EnCana made reference to a deep horizontal Bossier test in the Amaruso field (Robertson County) during their Haynesville conference call yesterday.  Les B looked up the well and found a completion report (see attached) and it looks pretty good to me.  

The well was completed as a Wildcat but I would expect to see a field change before long. The last reference on the formation record is the Bossier @ 13,186' MD.  It was fracked w/ 20 stages in a ~4600' lateral with a total depth of 20,920' and a TVD of 14,980'.

Tags: Amaruso, Bossier, EnCana, Robertson County

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I was impressed with the Bossier map they provided - the inference is that this might be continuous to Robertson County from Angelina.....


That's what I understood, too, dbob.  Can you imagine?

Dbob, it does not necessarily mean the economic portion of the Bossier Shale is continuous between the two areas.  These could actually be separate play areas along the Jurassic Trend that stretches between Mississippi and Texas across Louisiana.  This may be analogous to the Austin Chalk trend that has separate play areas in Texas and Louisiana along a trend line.  Only time and additional information will shed further light on the situation.      



The gradient maps, with no particular units expressed on the slides, suggest the Bossier extends into Angelina County and possibly into Trinity County.  The maps appear to have been drawn to ensure Encana's small holding on the southwestern side was included  No producing wells are indicated that would establish economic production into Trinity County.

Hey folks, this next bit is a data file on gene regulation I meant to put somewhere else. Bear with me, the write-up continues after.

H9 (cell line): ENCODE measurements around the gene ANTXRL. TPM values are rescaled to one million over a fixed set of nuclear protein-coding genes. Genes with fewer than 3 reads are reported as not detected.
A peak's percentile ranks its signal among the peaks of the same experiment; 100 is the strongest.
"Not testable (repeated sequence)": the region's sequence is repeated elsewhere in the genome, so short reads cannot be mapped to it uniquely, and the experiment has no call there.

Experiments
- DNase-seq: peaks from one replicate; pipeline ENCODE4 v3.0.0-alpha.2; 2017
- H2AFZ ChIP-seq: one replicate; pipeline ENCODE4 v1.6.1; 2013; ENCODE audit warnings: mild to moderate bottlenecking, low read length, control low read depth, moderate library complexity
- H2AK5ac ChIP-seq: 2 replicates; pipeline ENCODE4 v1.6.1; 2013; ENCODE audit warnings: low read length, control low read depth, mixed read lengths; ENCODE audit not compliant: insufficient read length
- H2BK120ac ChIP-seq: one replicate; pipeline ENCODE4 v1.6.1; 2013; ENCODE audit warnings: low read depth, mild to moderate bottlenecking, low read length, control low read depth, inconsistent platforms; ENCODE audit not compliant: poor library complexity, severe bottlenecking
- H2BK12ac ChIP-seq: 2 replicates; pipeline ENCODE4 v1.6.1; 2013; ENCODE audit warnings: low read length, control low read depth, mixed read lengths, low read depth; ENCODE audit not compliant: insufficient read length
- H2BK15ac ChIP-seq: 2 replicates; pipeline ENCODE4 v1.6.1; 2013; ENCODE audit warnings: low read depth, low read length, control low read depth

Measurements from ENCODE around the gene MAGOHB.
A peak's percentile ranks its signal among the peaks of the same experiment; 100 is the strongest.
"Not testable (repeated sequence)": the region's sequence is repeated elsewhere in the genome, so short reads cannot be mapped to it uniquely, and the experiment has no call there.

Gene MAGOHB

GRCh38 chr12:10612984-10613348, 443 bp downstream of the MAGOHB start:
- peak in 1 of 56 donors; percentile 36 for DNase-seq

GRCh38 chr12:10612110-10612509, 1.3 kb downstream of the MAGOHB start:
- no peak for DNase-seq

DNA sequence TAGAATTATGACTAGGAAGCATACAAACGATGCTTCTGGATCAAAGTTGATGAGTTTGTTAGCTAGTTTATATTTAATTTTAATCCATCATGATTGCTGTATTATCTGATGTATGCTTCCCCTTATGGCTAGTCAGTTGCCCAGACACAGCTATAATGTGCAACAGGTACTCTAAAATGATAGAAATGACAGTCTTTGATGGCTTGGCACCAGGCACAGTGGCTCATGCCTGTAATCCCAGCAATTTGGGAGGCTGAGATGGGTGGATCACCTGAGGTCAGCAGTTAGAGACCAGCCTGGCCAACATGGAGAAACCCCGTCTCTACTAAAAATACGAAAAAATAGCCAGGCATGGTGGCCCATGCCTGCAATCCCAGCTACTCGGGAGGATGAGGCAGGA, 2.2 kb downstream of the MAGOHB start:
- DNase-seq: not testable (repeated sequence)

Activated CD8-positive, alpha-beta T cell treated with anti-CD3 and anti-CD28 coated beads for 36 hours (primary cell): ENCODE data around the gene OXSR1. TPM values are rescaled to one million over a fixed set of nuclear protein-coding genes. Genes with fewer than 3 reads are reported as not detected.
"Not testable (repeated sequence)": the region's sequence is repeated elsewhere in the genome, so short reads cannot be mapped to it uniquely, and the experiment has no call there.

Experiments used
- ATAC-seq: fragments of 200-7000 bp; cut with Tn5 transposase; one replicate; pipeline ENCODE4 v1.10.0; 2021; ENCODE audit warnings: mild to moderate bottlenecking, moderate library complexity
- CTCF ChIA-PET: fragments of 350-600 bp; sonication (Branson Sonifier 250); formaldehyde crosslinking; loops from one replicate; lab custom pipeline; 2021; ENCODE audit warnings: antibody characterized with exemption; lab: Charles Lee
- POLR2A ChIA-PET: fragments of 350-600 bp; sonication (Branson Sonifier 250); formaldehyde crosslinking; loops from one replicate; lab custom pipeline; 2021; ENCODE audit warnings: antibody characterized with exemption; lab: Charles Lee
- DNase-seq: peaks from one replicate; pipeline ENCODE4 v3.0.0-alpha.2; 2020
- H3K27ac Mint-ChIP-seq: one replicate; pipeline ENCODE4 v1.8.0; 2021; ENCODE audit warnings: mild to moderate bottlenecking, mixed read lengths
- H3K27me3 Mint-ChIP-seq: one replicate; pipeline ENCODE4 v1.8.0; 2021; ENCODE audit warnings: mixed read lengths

I think twelfth slide, in particular, is intended to suggest widespread productivity.  several of us have been following, without the training of a geologist, developments in Madison, Houston, Trinity, Walker, and Polk counties, both in terms of shallower liquids, and in terms of deeper things.  I would encourage anyone reading to take my inferences with a grain of salt.  The public information continues to push the Bossier or Haynesville west along the Angelina River trend, and Woodbine non-conventional east into Madison and Houston County.  You get into an area where there is not a lot of acreage HBPed and there hasn't been a lot of development, and the counties are poor.  I don't mean to mislead anyone but I do get excited as the striptease of data dribbles out suggesting something more.  



 I don't seem to find the map when I open the attachments given above

Jffree, just to clarify EnCana says this is a Bossier Shale well while the existing wells in this area are Deep Bossier Sand wells.  That is reason it was such a surprise as there had been no previous indication of Bossier Shale potential in this region.  I also noticed EnCana has permitted additional wildcat wells nearby of similar depth.  I wonder if these are also planned as Bossier Shale tests.  The Bossier Sand layers lie above the Bossier Shale.

I caught that Les.  I was surprised that they called it "shale", too.  I wonder if they've identified a unique area where maybe the shale is thicker and decided to try a hz. completion because of that? We can count on EnCana to try something a bit different every now and then.

Jffree, it may be more about rock quality rather than thickness.  Also, the depth of the Bossier Shale could be manageable whereas the Bossier Shale may be much deeper between Angelina and Robertson Counties.

Hoyt #2 tested at its highest rate.

20ck, 22500mcfd, 6bwph, FCP=12,250psi, H2S= 15ppm I was told this well was drilled into the Haynesville shale?


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